The earthen Menager’s Dam, above the Tohono O’odham village of Ali Chuk, has held despite fears it could fail.

More than 40 people near the Tohono O’odham village of Ali Chuk are still in a shelter after being evacuated due to flood damage from remnants of Tropical Storm Rosa last week.

Officials were initially worried that the 22-foot earthen Menager’s Dam was going to overflow. That didn’t happen, but there have been days of repairs made there, officials say.

Weather officials have said the area southwest of Tucson near the Mexico border received up to 7 inches of rain within a 72-hour period last week. Southern Arizona received rain again during the weekend, and thunderstorms are forecast later this week.

Flooding made some roads impassable and caused erosion in the area.So far, 50 homes and public buildings on Tohono O’odham land have been assessed for damage, a news release Tuesday said. Nation officials will continue to assess other spots and roads.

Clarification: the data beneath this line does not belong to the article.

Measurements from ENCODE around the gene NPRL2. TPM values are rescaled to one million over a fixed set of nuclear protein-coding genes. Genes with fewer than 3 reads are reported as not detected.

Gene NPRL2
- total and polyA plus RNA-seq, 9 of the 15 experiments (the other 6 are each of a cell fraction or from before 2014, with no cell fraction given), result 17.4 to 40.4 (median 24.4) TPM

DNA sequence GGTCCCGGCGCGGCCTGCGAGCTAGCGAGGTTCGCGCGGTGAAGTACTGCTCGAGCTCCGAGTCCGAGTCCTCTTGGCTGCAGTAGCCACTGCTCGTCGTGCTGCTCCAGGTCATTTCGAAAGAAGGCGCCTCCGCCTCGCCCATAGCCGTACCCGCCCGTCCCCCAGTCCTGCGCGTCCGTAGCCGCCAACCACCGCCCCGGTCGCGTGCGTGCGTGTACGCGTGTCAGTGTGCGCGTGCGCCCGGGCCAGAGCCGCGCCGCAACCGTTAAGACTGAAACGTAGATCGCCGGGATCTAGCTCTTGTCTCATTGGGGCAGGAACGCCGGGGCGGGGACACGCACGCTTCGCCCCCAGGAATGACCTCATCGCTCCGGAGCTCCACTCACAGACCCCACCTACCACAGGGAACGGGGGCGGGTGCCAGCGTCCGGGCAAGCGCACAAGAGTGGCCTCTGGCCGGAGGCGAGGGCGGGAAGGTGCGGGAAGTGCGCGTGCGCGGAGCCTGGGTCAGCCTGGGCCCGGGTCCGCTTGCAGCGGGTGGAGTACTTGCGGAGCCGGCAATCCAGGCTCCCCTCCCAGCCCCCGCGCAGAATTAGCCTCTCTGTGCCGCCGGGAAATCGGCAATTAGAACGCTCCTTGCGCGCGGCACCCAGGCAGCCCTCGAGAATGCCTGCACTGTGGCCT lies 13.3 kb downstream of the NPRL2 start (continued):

Officials with the U.S. Bureau of Indian Affairs have been monitoring the dam and are looking to pump the lake to lower water levels.

Two pipes were installed over the weekend and more equipment is on the way. More than 80 volunteers helped place more than 1,000 sandbags along the dam.

The area should still be avoided by the public due to safety concerns, the release said.

Meanwhile, an emergency shelter remains open for evacuees.

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The community of Ali Chuk is home to more than 100 people, including 23 who were evacuated to shelters near Sells last week. Others refused to leave or left later in their own vehicles.

More than 30 residents of the Kohatk village also were evacuated last week.

Water, food, clothing and home items have been donated to the shelter, but donations are still being accepted. Anyone interested in donating can call 993-1079.

Contact reporter Gloria Knott at or 573-4235. On Twitter: @gloriaeknott

Metro Producer

Gloria is a Tucson native and attended the University of Arizona. She started at the Star as an apprentice in 2017. Following her apprenticeship, she began freelancing until becoming a full-time reporter and producer after her college graduation in 2018.